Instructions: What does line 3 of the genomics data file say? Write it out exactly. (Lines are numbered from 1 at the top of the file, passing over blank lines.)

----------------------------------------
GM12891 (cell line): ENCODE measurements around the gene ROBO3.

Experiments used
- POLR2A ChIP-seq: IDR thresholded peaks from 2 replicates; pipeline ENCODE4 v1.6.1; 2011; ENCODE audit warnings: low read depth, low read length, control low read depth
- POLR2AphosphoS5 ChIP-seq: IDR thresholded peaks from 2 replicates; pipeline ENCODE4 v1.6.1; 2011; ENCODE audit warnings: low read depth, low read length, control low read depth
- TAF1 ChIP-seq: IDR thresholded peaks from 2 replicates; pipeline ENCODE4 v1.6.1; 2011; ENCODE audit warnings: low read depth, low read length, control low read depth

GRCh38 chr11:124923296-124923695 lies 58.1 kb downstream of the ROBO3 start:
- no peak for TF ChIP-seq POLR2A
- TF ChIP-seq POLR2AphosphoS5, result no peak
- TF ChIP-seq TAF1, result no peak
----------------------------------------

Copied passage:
- POLR2A ChIP-seq: IDR thresholded peaks from 2 replicates; pipeline ENCODE4 v1.6.1; 2011; ENCODE audit warnings: low read depth, low read length, control low read depth